A remarkable alarm behavior in the Australian bulldog ant, Myrmecia, was recently discovered by Hubert Markl (unpublished observations). On the basis of models of the two-dimensional random alarm process (Frehland et al., 1985), Markl and his collaborators give the following account: "Around an undisturbed nest one usually finds a small number of workers randomly distributed over a few square meters, sitting still or moving about slowly. If an intruder disturbs one of these 'sentinels,' it may trigger it into a frantic, erratic run for a number of seconds. If it thereby comes within sight of a second nestmate, this will lunge forward as if in attack. Upon direct contact, however, combat is avoided and now the second ant starts the same alarm-run while the first one may continue its own. Depending on density and distribution of ants over the guarded area and on number of guards initially stimulated, the alarm can spread two-dimensionally over an extended area. Soon, one or the other of the alarmed workers will return to the nest and there recruit additional forces to join the excited crowd. Intruders into the nest territory will thus be reliably detected and attacked by ants (who can sting ferociously) notwithstanding the stochasticity of the environment. After intruders have been driven out, the alarm subsides by not receiving more stimulating input and/or by having spread out over too large an area. Thus, with a small number of widely distributed guards, the colony can efficiently control a fairly large territory which cannot completely be overrun by any single individual, without engaging more work force than necessary at any given time."

Most of the alarm pheromones identified to the present time are listed in Table 7-4. Their great structural diversity is a reflection of the antiquity and phylogenetic complexity of the ants themselves. Additional variety comes from the fact that most alarm pheromones also serve as defensive substances and have probably obtained their communicative function through ritualization many times independently. In some instances certain exocrine glands initially involved in alarm communication are secondarily hypertrophied and function as the major defensive devices of the ants (Buschinger and Maschwitz, 1984). Defensive chemicals, basic to the biology of social insects, are in turn tied into varying strategies that involve entire syndromes of anatomical structure and behavior. These syndromes are known to evolve across species in correlation with colony size, nest site, and other aspects of natural history. In short, the diversity of alarm pheromones is an expected consequence of phylogeny and the close linkage that exists in ants between defense and alarm. The one common feature the substances seem to share is molecular weight. The great majority of the compounds are in the C6 to C10 range. This is in accord with the prediction (Wilson and Bossert, 1963) that alarm pheromones should evolve in the lower molecular size range because of the need for substantial volatility and a lower Q/K ratio, permitting the rapid expansion and fade-out of the active space. Further, there is little need for privacy in communication, so that molecular complexity and size have not been at a premium during evolution.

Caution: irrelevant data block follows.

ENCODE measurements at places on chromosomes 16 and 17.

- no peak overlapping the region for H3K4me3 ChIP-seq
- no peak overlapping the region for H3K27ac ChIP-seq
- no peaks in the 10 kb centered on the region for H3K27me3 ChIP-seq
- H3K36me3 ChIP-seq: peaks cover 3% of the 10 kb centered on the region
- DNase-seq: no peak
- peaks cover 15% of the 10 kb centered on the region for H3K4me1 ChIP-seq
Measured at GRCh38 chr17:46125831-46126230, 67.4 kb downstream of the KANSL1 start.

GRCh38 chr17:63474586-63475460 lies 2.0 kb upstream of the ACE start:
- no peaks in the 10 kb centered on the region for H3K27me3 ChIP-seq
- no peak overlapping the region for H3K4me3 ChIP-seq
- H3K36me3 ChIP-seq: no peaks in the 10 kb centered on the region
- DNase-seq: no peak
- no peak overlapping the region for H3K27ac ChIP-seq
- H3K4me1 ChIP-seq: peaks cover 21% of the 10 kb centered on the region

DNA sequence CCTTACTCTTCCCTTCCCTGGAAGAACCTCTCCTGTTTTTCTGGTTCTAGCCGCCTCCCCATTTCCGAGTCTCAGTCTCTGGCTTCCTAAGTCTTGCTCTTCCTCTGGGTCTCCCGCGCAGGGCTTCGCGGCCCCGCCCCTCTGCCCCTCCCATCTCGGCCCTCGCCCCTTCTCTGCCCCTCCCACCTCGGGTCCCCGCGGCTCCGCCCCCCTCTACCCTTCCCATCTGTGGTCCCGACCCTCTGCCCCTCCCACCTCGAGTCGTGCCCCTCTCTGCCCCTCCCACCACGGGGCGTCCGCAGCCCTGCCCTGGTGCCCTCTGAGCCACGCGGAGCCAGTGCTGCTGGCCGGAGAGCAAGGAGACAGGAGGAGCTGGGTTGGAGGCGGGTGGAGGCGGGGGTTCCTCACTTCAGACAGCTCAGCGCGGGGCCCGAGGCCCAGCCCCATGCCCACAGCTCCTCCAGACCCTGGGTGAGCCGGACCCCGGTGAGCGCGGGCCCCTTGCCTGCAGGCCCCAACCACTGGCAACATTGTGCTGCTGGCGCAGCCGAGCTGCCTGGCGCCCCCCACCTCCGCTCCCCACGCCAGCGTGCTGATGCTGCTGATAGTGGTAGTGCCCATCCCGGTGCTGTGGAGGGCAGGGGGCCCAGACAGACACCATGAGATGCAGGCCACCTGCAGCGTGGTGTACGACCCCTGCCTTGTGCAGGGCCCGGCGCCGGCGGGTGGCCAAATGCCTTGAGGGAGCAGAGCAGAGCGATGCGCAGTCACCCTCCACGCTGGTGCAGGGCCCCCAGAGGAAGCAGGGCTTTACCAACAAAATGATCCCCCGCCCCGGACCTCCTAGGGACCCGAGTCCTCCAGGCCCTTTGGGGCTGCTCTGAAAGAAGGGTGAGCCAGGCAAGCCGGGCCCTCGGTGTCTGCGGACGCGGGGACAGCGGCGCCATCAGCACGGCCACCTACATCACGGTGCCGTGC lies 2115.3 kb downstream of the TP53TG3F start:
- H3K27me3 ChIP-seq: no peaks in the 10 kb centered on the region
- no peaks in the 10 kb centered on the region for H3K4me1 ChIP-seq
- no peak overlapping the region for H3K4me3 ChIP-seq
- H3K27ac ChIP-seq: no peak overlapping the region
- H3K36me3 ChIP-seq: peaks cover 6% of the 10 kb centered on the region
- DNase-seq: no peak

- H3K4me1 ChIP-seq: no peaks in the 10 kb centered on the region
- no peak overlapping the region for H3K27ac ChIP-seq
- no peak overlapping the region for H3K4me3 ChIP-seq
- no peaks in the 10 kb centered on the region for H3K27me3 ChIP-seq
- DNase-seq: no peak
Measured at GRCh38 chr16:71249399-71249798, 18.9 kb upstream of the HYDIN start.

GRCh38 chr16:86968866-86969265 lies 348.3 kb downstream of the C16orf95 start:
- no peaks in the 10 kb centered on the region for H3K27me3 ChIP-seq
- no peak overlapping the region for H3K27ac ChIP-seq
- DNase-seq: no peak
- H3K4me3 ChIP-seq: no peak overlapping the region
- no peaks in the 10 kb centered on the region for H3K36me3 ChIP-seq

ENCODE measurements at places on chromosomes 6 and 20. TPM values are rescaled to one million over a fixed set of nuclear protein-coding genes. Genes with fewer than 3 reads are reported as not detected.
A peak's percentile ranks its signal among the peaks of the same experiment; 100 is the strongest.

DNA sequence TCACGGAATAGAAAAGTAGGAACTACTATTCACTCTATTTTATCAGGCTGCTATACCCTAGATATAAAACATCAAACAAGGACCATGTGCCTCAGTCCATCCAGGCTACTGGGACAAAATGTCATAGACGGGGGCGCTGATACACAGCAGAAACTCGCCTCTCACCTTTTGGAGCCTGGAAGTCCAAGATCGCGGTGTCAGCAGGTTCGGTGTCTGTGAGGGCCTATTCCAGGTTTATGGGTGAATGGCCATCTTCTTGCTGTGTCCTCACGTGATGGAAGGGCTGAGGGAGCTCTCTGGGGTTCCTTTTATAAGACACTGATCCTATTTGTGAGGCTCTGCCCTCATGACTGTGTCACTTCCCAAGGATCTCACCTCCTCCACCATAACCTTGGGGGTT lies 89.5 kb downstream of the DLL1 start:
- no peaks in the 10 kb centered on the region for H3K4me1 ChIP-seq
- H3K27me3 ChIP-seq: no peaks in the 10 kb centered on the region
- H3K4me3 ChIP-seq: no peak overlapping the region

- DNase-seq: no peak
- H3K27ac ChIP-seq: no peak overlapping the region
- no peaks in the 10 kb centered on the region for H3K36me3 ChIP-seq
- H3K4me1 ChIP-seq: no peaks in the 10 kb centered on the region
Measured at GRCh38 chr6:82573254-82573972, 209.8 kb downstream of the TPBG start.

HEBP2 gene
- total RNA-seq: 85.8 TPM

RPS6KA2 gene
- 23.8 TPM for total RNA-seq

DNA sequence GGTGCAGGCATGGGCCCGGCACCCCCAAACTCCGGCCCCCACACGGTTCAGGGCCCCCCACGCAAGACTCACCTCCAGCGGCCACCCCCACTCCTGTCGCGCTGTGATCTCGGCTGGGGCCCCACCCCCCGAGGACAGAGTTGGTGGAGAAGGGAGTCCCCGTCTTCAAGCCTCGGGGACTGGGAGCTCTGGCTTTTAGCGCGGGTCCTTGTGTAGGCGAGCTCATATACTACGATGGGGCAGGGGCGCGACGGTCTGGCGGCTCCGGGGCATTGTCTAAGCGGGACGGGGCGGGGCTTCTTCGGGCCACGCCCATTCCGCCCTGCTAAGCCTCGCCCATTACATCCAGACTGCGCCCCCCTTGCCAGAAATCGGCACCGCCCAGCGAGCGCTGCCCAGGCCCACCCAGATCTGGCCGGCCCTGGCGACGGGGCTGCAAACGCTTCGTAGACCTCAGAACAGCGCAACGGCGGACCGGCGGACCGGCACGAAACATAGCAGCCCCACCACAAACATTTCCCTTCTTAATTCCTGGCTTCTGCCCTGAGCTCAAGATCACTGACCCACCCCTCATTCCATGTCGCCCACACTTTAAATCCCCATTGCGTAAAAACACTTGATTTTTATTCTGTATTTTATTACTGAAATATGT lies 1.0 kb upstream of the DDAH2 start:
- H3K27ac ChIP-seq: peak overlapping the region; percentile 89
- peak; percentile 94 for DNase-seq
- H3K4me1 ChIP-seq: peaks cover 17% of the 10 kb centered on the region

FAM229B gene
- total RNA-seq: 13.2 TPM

• Hölldobler, B. and Wilson, E. O. 1990. The Ants. Cambridge, Mass. Harvard University Press. Text used with permission of the authors.